He also stresses the importance of paying attention to the way the members of various Religious Orders and Societies of Apostolic Life in Africa are trained.
“If we do not invest in high-quality formation for our men and women, they might fail to deliver where they will be missioned to,” he says, and continues, “Because of such a failure, they might become problematic in our communities and works, and we might even see a growing number of mental health problems in our midst.”
The Cleric urges the people of God in Africa, especially members of Religious Institutes, to “dispel the darkness of mediocrity” by telling the beautiful stories that are happening on the continent.
“The new narrative will impact the new generations,” he reiterates, and adds, “The next three decades ahead of us will make Africa the home of the world youth. So, let the focus of minds and hearts be the emerging Africa in order to channel our peoples’ energy towards that.”
In the April 9 interview with ACI Africa, Fr. Béré observed that though Africa is presented with a myriad of political and economic challenges addressed by members of the Symposium of Episcopal Conferences of Africa and Madagascar (SECAM) in their Kampala Document (KD), there is need to turn the challenges into opportunities for future generations.
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The Kampala Document is an outcome of the discussions that SECAM members had at the conclusion of their year-long Golden Jubilee celebrations whose launching in July 2018 and conclusion in July 2019) were hosted by the Uganda Episcopal Conference (UEC) in the Archdiocese of Kampala.
The 100-page document addresses a series of topics, among them the various challenges facing the people of God on the continent including economic and political challenges, socio-cultural challenges, ecological challenges as well as ethical challenges.
Other challenges addressed by the Catholic leaders in Africa and Madagascar revolve around modernization and capacity building.
Making reference to the document that was unveiled in January in Burkina Faso, Ghana, and South Africa, Fr. Béré says that the challenges facing Africa are related to politics and economy and that the Church has a role to play in improving the lives of the deprived in society.
“We will be judged on the impact of our mission on the economic and political life of our people,” the Jesuit Cleric told ACI Africa April 9, reiterating the message he delivered to the members of the association of Africans and Malagasy Servicing in Generalates (AMSG) last month.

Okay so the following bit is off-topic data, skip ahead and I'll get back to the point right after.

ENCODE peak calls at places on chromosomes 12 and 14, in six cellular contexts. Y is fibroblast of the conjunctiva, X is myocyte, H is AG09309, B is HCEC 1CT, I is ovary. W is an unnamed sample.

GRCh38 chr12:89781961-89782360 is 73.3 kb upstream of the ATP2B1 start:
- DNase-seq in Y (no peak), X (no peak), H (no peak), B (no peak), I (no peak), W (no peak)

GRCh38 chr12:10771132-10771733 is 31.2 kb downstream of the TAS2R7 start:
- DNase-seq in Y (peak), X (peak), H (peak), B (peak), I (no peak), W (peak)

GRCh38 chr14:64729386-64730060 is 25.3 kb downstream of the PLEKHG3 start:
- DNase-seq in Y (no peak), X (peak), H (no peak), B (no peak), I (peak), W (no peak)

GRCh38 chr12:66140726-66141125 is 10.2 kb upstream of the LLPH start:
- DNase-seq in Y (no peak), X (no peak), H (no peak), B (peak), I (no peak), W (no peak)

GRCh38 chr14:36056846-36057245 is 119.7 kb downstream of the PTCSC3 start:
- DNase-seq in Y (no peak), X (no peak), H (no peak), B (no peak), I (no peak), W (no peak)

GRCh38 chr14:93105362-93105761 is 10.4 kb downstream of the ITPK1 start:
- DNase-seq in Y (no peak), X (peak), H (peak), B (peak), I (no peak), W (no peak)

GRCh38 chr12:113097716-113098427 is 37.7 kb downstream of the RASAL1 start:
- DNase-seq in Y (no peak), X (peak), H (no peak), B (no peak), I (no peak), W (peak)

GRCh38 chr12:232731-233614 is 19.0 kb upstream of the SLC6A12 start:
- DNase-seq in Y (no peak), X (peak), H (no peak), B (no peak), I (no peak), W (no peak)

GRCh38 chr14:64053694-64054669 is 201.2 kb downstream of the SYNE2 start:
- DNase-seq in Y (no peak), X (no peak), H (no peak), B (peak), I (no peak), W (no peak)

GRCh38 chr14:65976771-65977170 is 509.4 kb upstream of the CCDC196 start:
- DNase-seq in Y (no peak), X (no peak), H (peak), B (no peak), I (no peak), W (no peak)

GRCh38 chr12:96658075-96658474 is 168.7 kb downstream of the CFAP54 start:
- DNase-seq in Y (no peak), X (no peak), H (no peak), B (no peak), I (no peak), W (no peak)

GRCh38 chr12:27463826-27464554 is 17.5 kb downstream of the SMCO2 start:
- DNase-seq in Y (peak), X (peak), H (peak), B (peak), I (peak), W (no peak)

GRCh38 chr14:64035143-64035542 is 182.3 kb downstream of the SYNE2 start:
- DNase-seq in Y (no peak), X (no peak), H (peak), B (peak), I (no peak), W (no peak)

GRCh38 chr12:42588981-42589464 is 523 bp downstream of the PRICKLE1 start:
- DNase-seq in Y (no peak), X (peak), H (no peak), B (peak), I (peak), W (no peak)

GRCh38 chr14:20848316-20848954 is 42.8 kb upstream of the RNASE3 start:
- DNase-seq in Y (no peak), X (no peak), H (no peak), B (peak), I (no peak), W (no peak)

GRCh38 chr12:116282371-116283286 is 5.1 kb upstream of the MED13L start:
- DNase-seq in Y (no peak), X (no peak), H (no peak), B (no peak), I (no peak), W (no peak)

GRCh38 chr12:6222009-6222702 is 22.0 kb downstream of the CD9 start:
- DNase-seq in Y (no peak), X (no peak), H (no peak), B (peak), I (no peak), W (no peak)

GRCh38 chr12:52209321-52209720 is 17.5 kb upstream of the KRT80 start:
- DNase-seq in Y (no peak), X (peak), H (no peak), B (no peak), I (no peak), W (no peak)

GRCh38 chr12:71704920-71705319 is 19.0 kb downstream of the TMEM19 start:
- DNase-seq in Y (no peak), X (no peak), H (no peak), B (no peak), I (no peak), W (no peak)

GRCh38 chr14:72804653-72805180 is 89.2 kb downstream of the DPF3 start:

The leadership of the association that brings together members of Religious Institutes from Africa and Madagascar who are living and working in Rome invited Fr. Béré to give them a talk on the topic, “The chief challenges facing Africa from the last three decades into the next three ones.”
“It is our duty to ensure that, at the economic level, people are not hungry and thirsty, and that they do not wander around because they are strangers, without any piece of land to dwell in, to make their living, no place they can call home,” Fr. Béré AMSG representatives during his March 7 address.
At the political level, the Jesuit Priest explains, “The politics Jesus wants us to pay attention to, I submit, fosters freedom and dignity.”
He says, “The Lord does not tell us how to do it. He trusts that we are endowed with wisdom and intelligence, and that we can lead his sisters and brothers out of the land of servitude.”
He calls upon members of various Religious Orders in Africa and the Indian Ocean Island of Madagascar to examine their contribution to the wellbeing of the society.
He poses, “When we look at Africa today and what our respective institutes have done since they landed on the continent, we wonder what legacy have we left that transformed and enhanced peoples’ lives? Which actions have uplifted the little ones whom Jesus calls his sisters and brothers?”
According to the member of the Anglican-Roman Catholic International Commission (ARCIC), Religious Institutes have facilitated the accomplishment of many things in Africa and Madagascar. The biggest challenge, he says, is Africans themselves appreciating their successes.
“One of the chief challenges I see can be the creation of a new narrative, or better a new song,” Fr. Béré who has participated, as an expert, in several synods of Bishops says.
He adds, “We must ‘sing a new song.’ We must tell the stories of the blessings that the charisms of our respective institutes have brought to the continent.”